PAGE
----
iKaryos Diagnostics: The Rocky Road from Concept to Startup
Anne S. York
College of Business, Creighton University
Summary and key issue/decision: iKaryos was the brainchild of Dr. Jill Hagenkord, a cancer researcher who brought her lab and grants to Creighton University to begin developing a diagnostic-based business around the concept of virtual karyotyping. The procedure designed by Hagenkord, based on trade secrets, has been able to identify aggressive vs. non-aggressive cancers 80% more accurately than existing karyotyping processes. While the concept of virtual karyotyping had been widely written about in the scientific literature, only one other lab in the country had commercialized the concept, although for use in the developmental diagnostic market, rather than for cancer applications. Unfortunately, Hagenkord and her partners had little training in business or technology commercialization, nor did they have contacts in the industry to help them develop a company and market their product. This case follows Hagenkord and her iKaryos team.s decisions to incorporate, seek equity financing for their new company, develop a viable organization structure, and ultimately market their product before their competition beat them to it.
Companies/institutions: iKaryos, Creighton University
Technology: Recently, platforms for generating high-resolution karyotypes in silico from disrupted DNA have emerged, such as array comparative genomic hybridization (arrayCGH) and SNP arrays. Conceptually, the arrays are composed of hundreds to millions of probes which are complementary to a region of interest in the genome. The disrupted DNA from the test sample is fragmented, labeled, and hybridized to the array. The hybridization signal intensities for each probe are used by specialized software to generate a log2 ratio of test/normal for each probe on the array. Knowing the address of each probe on the array and the address of each probe in the genome, the software lines up the probes in chromosomal order and reconstructs the genome in silico (Fig 2 and 3). Virtual karyotypes have dramatically higher resolution than conventional cytogenetics, currently up to a 1000-fold greater resolution than karyotypes obtained from conventional cytogenetics.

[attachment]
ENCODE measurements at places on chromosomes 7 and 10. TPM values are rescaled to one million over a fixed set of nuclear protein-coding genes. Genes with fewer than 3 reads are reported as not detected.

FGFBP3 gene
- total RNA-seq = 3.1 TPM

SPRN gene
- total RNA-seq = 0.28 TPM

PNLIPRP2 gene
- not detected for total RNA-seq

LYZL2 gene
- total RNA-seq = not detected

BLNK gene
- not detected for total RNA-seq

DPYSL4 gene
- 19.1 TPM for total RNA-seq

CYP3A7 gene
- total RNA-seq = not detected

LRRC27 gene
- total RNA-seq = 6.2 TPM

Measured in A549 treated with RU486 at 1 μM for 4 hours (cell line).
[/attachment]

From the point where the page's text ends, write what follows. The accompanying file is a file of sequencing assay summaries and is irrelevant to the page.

Stage of development at time of issue/decision: The process of conducting virtual karyotyping is based on trade secret IP, because the concept itself is not patentable. At the time of the case, iKaryos was performing diagnostics for a small but growing group of customers from a functioning, CLIA certified lab. However, current capacity was limited and competitors in other virtual karyotyping niches were moving into the cancer domain. Brand recognition and customer relationship development are important in gaining first to market advantage, which is why the firm needed to move quickly to gain equity for expansion and market penetration.
Indication/therapeutic area: cancer tumor classification, although other applications are possible, including developmental diagnostics Geography: US
Keywords: virtual karyotyping, cancer diagnostics, venture team formation, early stage valuation, first to market strategy
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